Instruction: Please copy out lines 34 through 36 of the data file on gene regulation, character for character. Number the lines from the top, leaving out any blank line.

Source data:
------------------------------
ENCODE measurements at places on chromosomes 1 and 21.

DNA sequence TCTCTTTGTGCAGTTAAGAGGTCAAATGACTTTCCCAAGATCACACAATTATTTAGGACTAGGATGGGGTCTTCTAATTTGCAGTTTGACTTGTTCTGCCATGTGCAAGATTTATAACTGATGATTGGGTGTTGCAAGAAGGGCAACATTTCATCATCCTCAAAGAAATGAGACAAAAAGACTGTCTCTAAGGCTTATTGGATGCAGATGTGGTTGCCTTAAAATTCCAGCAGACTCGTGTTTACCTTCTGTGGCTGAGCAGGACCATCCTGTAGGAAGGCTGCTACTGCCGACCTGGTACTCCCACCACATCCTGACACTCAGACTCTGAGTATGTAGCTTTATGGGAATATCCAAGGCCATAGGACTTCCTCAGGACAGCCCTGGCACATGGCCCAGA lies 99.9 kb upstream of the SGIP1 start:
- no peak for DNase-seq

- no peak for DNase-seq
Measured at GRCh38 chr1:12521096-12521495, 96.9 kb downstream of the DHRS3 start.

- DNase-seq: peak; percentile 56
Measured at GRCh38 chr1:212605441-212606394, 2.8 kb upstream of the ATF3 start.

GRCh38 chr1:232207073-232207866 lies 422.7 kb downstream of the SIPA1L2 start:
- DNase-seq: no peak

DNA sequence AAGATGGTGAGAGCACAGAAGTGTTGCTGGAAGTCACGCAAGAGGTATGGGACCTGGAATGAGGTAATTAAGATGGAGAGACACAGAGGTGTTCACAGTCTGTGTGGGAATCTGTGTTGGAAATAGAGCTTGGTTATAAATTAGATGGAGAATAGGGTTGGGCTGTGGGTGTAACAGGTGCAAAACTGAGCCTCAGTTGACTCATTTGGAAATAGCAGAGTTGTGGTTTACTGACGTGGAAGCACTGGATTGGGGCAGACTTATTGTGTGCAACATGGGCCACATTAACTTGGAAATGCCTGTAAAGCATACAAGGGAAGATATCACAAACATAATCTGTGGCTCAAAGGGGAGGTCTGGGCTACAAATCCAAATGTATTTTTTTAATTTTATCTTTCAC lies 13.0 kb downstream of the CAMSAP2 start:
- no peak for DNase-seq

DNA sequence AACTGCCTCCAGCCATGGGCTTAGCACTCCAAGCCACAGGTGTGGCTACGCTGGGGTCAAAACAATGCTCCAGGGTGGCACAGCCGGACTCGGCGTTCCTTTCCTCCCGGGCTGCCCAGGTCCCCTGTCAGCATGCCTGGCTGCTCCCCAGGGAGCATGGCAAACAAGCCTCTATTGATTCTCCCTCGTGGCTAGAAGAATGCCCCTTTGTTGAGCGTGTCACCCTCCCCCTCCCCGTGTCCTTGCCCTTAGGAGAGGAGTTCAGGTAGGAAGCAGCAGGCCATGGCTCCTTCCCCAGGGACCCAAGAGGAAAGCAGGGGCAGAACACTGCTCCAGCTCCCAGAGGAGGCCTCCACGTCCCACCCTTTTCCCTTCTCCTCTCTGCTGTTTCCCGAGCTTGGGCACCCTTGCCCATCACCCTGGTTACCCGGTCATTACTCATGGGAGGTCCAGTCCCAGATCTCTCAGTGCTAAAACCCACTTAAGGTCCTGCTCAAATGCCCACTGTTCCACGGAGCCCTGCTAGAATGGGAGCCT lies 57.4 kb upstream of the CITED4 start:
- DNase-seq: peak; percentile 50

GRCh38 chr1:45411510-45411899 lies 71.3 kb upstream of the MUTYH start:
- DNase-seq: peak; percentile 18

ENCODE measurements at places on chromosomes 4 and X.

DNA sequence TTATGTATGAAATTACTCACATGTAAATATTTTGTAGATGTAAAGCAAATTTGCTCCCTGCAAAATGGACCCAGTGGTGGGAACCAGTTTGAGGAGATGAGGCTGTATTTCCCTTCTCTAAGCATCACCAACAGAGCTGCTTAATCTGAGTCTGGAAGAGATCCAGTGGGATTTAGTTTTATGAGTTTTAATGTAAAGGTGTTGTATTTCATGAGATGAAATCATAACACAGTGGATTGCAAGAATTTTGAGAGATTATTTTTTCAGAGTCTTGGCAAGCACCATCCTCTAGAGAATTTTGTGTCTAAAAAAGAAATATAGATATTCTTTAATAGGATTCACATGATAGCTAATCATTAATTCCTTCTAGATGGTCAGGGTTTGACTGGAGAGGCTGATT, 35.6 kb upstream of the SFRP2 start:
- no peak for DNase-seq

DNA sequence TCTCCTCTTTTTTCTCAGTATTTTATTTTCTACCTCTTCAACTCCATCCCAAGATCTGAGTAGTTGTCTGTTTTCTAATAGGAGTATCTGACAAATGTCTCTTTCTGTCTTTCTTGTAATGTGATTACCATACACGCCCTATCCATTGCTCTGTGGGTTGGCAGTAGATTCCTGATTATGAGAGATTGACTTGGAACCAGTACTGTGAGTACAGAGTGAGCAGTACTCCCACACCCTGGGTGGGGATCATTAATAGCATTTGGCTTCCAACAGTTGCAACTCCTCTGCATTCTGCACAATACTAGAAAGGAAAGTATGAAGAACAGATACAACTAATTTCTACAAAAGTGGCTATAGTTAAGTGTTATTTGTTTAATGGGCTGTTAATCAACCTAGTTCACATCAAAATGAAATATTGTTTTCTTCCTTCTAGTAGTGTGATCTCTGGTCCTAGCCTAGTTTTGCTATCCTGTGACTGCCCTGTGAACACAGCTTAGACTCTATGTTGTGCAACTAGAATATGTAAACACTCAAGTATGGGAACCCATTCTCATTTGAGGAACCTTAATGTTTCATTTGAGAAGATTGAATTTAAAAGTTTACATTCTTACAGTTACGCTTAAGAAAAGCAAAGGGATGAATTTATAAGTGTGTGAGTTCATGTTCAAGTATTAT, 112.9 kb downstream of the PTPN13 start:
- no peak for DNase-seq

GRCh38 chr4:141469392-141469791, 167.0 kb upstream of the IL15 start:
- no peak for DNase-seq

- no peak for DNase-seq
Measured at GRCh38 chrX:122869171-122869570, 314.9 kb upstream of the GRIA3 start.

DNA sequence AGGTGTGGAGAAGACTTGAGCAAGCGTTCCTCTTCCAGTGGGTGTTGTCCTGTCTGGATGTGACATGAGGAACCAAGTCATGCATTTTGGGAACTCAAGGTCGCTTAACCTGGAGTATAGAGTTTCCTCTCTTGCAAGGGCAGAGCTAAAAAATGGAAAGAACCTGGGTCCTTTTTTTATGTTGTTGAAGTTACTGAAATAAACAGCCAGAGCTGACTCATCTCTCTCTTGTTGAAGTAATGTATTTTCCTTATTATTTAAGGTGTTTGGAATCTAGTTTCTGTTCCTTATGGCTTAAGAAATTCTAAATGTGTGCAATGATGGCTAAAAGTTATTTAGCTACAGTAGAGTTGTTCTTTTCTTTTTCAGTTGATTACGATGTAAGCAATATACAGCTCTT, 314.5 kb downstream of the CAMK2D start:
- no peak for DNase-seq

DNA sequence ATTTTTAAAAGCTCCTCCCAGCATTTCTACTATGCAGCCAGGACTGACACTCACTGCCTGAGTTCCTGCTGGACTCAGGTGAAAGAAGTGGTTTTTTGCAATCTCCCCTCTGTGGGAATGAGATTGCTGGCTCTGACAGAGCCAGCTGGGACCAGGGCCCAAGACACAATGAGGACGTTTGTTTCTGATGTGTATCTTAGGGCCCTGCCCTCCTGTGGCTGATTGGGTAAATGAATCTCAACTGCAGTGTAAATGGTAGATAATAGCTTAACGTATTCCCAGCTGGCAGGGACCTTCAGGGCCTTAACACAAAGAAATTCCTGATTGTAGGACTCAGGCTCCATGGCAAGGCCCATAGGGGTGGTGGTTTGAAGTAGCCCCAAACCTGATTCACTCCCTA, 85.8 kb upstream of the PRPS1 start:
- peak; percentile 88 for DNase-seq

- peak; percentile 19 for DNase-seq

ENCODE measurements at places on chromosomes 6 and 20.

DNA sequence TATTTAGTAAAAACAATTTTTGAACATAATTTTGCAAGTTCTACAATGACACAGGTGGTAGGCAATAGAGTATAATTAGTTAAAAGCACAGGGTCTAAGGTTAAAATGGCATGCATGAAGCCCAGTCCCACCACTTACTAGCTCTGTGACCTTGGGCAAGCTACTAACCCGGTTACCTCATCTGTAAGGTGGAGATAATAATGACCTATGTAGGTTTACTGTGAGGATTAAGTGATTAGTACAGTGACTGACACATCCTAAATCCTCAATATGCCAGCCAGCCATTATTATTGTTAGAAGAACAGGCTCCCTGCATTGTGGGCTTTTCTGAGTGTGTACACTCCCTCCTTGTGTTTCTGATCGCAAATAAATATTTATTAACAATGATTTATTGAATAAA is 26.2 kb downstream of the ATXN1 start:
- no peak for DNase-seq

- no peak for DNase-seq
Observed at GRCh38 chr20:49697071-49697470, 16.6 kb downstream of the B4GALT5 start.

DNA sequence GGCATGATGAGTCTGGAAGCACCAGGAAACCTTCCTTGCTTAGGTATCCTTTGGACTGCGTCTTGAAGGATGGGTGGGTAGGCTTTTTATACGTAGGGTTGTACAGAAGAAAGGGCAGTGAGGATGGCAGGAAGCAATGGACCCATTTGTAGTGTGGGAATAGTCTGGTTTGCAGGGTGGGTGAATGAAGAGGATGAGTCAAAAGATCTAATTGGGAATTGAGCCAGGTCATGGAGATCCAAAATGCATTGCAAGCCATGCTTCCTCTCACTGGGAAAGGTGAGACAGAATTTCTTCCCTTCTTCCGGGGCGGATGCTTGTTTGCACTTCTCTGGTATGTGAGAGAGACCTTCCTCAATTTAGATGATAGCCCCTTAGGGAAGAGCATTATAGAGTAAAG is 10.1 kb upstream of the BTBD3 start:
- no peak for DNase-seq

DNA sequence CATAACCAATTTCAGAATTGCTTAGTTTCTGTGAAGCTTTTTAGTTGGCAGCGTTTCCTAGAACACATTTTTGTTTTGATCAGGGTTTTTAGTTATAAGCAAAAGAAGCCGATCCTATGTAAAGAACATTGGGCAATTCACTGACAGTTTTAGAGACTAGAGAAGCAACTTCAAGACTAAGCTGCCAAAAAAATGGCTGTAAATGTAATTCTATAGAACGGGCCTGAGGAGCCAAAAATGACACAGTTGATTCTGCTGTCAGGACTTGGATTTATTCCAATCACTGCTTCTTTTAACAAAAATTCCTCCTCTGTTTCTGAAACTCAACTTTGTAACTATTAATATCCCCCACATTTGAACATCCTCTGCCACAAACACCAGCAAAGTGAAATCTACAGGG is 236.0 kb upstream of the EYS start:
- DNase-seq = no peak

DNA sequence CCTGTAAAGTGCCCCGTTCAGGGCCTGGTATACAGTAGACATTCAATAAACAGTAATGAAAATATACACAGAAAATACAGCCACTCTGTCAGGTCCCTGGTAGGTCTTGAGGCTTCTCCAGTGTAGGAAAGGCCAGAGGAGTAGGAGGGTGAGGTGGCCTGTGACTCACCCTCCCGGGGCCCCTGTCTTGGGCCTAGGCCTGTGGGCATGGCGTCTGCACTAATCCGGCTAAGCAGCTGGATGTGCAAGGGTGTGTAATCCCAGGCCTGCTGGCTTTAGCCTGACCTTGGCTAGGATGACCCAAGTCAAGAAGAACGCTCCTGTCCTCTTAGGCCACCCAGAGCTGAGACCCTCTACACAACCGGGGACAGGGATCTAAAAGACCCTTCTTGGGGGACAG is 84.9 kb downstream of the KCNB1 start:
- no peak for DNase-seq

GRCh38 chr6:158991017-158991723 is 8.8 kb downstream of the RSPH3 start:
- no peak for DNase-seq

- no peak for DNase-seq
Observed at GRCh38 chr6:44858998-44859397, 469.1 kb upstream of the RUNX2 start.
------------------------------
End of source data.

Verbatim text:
Observed at GRCh38 chr20:49697071-49697470, 16.6 kb downstream of the B4GALT5 start.

DNA sequence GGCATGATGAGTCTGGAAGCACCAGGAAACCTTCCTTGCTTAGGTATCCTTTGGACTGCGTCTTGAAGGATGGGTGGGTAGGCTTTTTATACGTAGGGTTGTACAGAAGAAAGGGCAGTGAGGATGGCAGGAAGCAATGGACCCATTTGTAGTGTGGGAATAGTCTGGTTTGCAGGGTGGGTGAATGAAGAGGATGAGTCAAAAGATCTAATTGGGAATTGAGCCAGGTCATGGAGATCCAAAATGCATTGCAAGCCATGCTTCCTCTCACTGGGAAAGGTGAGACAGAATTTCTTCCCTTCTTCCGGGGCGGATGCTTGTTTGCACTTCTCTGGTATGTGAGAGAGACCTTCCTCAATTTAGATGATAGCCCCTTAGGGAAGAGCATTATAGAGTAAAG is 10.1 kb upstream of the BTBD3 start:
- no peak for DNase-seq